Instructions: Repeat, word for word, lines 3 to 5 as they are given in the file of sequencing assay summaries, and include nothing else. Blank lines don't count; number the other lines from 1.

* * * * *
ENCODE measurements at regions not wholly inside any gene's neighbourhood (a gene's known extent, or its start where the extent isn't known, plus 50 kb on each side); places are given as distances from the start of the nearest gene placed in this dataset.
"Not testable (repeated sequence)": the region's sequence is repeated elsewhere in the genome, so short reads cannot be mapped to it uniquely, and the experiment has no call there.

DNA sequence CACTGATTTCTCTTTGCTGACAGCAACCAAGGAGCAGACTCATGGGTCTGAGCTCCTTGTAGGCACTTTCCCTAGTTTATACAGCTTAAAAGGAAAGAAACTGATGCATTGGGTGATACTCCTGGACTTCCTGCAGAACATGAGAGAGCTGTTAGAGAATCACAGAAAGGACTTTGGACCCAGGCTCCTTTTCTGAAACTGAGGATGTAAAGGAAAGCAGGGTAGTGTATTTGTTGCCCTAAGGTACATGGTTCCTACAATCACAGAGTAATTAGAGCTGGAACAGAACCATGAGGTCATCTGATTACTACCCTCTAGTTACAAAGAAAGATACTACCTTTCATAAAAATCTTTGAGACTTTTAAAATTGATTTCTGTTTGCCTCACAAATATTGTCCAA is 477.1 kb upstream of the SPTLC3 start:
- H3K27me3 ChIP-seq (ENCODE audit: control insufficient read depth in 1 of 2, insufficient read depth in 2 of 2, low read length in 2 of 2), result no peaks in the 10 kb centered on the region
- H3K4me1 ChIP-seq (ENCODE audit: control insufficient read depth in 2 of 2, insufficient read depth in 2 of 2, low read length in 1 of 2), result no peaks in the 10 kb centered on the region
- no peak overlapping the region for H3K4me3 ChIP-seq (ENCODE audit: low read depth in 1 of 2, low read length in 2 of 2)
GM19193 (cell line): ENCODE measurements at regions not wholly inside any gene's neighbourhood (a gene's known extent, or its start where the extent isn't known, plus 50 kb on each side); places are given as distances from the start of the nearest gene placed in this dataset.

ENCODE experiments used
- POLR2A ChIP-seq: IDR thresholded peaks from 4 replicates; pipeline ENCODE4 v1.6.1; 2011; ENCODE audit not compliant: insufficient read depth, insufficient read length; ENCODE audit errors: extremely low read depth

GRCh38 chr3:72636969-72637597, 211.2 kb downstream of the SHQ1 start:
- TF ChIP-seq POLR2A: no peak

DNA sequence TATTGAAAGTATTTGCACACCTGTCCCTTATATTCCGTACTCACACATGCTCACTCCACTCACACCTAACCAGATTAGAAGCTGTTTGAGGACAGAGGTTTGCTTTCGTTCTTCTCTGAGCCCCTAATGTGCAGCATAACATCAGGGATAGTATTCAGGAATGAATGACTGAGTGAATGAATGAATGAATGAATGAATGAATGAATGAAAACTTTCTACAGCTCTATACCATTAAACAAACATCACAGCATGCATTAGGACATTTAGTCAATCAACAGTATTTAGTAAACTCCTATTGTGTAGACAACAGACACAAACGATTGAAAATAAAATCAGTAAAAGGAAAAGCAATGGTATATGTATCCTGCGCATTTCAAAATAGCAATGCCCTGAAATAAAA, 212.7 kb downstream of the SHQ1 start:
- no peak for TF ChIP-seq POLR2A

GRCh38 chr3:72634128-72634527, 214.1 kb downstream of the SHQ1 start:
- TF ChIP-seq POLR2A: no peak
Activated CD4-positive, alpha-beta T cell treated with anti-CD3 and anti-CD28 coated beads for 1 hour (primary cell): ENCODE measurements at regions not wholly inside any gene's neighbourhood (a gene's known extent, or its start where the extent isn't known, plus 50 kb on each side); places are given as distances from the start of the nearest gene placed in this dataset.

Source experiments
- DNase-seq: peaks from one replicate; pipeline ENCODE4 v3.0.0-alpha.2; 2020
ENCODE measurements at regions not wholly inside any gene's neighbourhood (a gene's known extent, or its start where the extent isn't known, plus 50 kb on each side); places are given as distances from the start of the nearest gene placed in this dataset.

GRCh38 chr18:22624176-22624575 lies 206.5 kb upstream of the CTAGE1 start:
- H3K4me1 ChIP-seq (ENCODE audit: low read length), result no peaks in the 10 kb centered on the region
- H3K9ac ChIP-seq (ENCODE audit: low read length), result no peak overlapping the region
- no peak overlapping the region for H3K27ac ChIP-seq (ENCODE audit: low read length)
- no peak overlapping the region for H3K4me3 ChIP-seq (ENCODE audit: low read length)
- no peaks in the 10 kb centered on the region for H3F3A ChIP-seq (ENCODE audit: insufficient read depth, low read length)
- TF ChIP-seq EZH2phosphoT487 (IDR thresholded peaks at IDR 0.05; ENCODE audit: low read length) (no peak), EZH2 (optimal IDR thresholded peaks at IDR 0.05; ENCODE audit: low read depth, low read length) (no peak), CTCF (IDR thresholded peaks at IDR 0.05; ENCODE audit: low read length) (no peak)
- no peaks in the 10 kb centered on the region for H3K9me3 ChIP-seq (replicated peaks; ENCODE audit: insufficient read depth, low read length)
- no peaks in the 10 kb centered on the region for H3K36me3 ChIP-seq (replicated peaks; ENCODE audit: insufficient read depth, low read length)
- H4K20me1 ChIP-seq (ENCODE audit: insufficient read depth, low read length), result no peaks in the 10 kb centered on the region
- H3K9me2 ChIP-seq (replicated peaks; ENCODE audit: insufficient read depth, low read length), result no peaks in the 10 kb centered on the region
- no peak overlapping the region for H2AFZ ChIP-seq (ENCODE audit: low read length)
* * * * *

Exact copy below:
DNA sequence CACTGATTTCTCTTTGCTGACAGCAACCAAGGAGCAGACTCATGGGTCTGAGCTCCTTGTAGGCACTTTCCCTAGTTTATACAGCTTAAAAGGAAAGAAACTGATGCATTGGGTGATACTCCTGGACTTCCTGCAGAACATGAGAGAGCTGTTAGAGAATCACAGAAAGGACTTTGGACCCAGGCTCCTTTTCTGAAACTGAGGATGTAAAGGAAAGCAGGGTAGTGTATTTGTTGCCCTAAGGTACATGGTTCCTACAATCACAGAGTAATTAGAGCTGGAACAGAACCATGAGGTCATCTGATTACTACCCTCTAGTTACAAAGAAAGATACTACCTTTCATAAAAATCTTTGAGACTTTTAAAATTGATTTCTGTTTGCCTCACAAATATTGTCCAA is 477.1 kb upstream of the SPTLC3 start:
- H3K27me3 ChIP-seq (ENCODE audit: control insufficient read depth in 1 of 2, insufficient read depth in 2 of 2, low read length in 2 of 2), result no peaks in the 10 kb centered on the region
- H3K4me1 ChIP-seq (ENCODE audit: control insufficient read depth in 2 of 2, insufficient read depth in 2 of 2, low read length in 1 of 2), result no peaks in the 10 kb centered on the region